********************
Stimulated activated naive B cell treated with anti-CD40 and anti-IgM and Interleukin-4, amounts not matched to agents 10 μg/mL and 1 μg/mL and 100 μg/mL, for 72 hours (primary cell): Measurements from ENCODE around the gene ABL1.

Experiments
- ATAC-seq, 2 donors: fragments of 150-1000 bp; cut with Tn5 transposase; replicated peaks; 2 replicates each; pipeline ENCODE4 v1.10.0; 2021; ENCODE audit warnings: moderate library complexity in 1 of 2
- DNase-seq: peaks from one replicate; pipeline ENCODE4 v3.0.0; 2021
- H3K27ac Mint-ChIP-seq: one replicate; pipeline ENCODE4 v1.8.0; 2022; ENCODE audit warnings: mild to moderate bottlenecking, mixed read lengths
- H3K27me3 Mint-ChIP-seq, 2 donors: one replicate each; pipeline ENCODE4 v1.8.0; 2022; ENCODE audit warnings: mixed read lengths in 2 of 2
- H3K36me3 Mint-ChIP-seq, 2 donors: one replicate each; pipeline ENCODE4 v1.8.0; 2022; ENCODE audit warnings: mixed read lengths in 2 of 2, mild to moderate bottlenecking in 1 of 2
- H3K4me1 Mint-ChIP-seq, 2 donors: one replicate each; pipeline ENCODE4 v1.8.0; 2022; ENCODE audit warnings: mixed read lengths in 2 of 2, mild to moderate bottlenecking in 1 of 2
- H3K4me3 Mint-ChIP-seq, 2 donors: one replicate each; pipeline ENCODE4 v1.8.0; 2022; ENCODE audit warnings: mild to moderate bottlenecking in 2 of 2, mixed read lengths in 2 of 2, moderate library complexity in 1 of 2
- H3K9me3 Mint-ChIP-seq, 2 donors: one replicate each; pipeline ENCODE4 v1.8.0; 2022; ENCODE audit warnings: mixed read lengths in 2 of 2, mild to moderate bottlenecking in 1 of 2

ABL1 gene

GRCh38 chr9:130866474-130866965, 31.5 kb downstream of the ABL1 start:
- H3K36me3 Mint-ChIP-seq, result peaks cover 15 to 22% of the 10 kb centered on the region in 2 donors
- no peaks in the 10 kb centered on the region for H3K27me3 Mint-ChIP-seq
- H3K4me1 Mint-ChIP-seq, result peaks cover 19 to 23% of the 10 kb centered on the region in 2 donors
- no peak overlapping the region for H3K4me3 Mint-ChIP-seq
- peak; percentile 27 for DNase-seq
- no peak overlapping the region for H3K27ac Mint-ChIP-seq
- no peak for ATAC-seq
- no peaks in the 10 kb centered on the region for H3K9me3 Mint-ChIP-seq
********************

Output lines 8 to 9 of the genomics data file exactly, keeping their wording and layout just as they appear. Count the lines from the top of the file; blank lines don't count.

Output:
- H3K4me1 Mint-ChIP-seq, 2 donors: one replicate each; pipeline ENCODE4 v1.8.0; 2022; ENCODE audit warnings: mixed read lengths in 2 of 2, mild to moderate bottlenecking in 1 of 2
- H3K4me3 Mint-ChIP-seq, 2 donors: one replicate each; pipeline ENCODE4 v1.8.0; 2022; ENCODE audit warnings: mild to moderate bottlenecking in 2 of 2, mixed read lengths in 2 of 2, moderate library complexity in 1 of 2